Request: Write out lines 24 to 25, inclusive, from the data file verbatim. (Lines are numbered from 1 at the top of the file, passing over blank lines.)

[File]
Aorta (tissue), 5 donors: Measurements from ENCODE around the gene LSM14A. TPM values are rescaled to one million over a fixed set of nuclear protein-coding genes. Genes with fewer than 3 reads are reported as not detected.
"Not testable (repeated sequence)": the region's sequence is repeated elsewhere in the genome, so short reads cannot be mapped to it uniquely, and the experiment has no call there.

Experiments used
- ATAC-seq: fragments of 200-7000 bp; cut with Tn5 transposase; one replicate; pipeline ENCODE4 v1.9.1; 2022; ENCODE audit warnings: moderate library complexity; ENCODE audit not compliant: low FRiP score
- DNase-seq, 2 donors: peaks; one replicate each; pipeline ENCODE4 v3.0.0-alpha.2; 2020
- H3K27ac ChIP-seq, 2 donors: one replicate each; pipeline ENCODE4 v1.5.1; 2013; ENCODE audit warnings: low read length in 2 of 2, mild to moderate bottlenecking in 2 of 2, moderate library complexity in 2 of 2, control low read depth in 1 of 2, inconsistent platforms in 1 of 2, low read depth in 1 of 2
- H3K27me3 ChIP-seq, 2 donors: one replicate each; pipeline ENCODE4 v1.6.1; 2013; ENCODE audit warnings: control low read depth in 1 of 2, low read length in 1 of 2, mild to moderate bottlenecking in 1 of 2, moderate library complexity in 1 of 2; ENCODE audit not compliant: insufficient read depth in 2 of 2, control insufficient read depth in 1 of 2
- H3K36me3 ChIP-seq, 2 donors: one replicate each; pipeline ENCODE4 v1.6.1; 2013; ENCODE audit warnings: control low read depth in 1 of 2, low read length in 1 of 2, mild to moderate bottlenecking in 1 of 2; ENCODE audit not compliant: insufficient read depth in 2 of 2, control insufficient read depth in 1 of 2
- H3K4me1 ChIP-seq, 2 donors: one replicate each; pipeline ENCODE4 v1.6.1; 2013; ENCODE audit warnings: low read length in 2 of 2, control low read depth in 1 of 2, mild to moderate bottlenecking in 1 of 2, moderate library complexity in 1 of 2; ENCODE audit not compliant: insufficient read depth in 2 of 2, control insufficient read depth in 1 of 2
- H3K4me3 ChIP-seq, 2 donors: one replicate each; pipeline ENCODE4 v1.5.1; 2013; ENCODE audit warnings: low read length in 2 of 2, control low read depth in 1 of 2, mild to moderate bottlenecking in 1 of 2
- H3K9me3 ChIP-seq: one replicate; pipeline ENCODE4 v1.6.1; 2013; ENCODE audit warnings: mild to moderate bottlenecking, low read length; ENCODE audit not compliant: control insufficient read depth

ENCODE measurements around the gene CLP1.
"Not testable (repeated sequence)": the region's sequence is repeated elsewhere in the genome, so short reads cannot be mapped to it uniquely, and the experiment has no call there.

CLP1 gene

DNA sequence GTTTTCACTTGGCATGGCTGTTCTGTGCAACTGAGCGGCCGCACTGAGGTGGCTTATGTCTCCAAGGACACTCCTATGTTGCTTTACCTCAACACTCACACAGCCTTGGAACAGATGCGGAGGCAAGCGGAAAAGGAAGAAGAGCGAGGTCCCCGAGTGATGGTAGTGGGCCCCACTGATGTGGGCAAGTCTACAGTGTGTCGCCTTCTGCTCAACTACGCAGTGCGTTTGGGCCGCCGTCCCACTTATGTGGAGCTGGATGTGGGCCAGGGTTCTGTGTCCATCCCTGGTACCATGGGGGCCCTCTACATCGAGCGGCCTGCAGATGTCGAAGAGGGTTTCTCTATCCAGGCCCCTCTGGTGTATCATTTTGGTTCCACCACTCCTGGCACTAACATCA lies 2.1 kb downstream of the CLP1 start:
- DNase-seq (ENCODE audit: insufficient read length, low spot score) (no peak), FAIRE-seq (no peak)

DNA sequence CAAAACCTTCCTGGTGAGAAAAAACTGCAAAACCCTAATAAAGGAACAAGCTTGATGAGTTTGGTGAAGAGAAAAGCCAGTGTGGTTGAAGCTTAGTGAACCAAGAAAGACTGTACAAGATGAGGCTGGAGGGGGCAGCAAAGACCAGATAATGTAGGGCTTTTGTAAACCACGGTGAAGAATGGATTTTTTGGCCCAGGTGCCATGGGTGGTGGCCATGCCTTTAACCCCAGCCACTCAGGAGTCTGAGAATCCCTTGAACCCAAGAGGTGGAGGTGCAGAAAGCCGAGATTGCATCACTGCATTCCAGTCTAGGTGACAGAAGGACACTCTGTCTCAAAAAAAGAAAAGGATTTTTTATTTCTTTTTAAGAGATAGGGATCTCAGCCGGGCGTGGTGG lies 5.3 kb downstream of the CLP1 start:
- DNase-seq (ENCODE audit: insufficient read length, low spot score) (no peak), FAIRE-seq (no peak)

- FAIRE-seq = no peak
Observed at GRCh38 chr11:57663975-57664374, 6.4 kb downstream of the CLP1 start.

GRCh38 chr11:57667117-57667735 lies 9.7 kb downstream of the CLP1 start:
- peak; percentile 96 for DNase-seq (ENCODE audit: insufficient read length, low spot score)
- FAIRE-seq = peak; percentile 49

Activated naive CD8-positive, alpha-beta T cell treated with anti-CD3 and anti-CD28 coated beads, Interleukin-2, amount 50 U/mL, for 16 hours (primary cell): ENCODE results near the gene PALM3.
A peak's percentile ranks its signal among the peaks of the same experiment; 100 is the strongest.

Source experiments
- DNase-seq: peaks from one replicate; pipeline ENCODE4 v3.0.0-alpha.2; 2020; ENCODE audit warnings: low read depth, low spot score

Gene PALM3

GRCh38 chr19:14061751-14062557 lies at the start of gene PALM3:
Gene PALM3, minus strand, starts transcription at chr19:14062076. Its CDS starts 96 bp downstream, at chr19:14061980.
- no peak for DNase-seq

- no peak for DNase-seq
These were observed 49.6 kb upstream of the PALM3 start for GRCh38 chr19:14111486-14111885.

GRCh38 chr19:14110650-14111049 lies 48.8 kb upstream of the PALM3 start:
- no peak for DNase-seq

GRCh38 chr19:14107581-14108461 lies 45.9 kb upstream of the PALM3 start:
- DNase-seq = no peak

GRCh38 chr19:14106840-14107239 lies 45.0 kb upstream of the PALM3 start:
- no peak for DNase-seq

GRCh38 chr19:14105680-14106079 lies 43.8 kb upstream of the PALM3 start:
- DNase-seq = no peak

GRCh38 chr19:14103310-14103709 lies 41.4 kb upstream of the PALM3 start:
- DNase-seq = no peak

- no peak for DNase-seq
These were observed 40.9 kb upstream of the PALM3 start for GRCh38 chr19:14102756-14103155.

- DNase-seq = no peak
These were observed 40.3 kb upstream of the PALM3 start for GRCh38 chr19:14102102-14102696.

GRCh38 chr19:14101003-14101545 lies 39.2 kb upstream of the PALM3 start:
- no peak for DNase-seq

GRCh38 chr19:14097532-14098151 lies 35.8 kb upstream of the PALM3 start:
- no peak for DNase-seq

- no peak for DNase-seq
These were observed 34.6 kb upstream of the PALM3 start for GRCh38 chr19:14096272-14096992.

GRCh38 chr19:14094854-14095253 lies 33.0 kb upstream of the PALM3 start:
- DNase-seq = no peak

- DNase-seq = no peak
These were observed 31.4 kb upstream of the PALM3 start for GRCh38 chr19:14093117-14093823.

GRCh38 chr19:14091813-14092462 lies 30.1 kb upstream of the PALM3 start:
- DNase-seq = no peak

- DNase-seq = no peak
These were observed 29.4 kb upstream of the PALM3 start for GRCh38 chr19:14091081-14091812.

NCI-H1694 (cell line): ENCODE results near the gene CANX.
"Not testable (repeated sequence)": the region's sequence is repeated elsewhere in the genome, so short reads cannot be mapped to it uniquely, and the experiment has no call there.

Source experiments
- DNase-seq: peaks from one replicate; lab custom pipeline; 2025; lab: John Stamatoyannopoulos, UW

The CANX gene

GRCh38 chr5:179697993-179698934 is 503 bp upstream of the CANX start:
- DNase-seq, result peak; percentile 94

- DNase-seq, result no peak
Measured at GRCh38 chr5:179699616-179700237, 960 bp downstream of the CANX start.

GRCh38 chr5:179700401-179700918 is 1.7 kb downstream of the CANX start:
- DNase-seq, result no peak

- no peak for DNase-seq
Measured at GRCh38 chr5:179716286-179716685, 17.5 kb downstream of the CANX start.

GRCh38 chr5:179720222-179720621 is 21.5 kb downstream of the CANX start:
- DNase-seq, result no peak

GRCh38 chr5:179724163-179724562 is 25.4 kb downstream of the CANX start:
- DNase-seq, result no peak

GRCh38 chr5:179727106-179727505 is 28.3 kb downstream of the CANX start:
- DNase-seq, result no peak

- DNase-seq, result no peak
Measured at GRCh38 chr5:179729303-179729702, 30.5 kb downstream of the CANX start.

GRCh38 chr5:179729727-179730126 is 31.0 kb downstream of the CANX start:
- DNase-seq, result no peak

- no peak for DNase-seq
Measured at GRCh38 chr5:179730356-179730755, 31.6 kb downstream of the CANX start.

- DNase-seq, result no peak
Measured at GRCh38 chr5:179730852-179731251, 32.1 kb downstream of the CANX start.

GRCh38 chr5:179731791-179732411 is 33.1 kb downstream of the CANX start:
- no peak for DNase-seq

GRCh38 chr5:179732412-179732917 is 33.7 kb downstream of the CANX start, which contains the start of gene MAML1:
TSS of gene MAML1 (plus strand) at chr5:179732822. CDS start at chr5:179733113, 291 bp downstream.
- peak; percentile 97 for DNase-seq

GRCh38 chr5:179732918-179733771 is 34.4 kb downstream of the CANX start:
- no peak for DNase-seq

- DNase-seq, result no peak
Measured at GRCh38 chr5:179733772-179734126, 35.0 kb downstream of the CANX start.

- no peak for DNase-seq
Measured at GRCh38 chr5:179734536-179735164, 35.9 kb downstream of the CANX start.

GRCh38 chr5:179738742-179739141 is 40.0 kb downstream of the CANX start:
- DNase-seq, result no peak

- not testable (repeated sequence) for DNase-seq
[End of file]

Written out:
Activated naive CD8-positive, alpha-beta T cell treated with anti-CD3 and anti-CD28 coated beads, Interleukin-2, amount 50 U/mL, for 16 hours (primary cell): ENCODE results near the gene PALM3.
A peak's percentile ranks its signal among the peaks of the same experiment; 100 is the strongest.